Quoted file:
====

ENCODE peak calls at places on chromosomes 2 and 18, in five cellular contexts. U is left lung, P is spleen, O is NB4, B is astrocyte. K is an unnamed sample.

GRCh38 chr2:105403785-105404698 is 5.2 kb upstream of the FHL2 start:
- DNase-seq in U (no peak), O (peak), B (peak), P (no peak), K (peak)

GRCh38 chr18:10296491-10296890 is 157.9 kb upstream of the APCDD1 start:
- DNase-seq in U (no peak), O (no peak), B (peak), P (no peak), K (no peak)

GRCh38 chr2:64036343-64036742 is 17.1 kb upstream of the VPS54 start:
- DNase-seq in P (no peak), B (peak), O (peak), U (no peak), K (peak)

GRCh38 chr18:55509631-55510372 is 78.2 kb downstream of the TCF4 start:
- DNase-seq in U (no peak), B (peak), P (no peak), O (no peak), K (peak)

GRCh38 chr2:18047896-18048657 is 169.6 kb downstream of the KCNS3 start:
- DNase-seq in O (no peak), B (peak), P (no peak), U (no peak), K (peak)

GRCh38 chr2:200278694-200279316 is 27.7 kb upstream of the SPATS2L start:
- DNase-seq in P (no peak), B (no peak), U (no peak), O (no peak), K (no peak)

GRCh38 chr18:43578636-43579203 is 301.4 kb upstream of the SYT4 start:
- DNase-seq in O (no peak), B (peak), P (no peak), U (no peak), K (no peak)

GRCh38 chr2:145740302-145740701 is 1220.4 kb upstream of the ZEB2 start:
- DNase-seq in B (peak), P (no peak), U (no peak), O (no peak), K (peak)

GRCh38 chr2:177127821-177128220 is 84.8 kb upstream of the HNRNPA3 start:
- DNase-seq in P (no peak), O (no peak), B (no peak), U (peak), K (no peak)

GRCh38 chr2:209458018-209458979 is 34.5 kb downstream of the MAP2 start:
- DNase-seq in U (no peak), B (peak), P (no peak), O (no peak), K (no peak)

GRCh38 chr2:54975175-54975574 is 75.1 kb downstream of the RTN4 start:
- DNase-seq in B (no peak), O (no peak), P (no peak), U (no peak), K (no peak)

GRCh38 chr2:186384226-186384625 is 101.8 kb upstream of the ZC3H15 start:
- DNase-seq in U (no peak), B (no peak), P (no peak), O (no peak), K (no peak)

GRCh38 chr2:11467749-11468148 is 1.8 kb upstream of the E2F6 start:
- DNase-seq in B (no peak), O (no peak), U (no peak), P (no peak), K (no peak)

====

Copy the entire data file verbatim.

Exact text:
ENCODE peak calls at places on chromosomes 2 and 18, in five cellular contexts. U is left lung, P is spleen, O is NB4, B is astrocyte. K is an unnamed sample.

GRCh38 chr2:105403785-105404698 is 5.2 kb upstream of the FHL2 start:
- DNase-seq in U (no peak), O (peak), B (peak), P (no peak), K (peak)

GRCh38 chr18:10296491-10296890 is 157.9 kb upstream of the APCDD1 start:
- DNase-seq in U (no peak), O (no peak), B (peak), P (no peak), K (no peak)

GRCh38 chr2:64036343-64036742 is 17.1 kb upstream of the VPS54 start:
- DNase-seq in P (no peak), B (peak), O (peak), U (no peak), K (peak)

GRCh38 chr18:55509631-55510372 is 78.2 kb downstream of the TCF4 start:
- DNase-seq in U (no peak), B (peak), P (no peak), O (no peak), K (peak)

GRCh38 chr2:18047896-18048657 is 169.6 kb downstream of the KCNS3 start:
- DNase-seq in O (no peak), B (peak), P (no peak), U (no peak), K (peak)

GRCh38 chr2:200278694-200279316 is 27.7 kb upstream of the SPATS2L start:
- DNase-seq in P (no peak), B (no peak), U (no peak), O (no peak), K (no peak)

GRCh38 chr18:43578636-43579203 is 301.4 kb upstream of the SYT4 start:
- DNase-seq in O (no peak), B (peak), P (no peak), U (no peak), K (no peak)

GRCh38 chr2:145740302-145740701 is 1220.4 kb upstream of the ZEB2 start:
- DNase-seq in B (peak), P (no peak), U (no peak), O (no peak), K (peak)

GRCh38 chr2:177127821-177128220 is 84.8 kb upstream of the HNRNPA3 start:
- DNase-seq in P (no peak), O (no peak), B (no peak), U (peak), K (no peak)

GRCh38 chr2:209458018-209458979 is 34.5 kb downstream of the MAP2 start:
- DNase-seq in U (no peak), B (peak), P (no peak), O (no peak), K (no peak)

GRCh38 chr2:54975175-54975574 is 75.1 kb downstream of the RTN4 start:
- DNase-seq in B (no peak), O (no peak), P (no peak), U (no peak), K (no peak)

GRCh38 chr2:186384226-186384625 is 101.8 kb upstream of the ZC3H15 start:
- DNase-seq in U (no peak), B (no peak), P (no peak), O (no peak), K (no peak)

GRCh38 chr2:11467749-11468148 is 1.8 kb upstream of the E2F6 start:
- DNase-seq in B (no peak), O (no peak), U (no peak), P (no peak), K (no peak)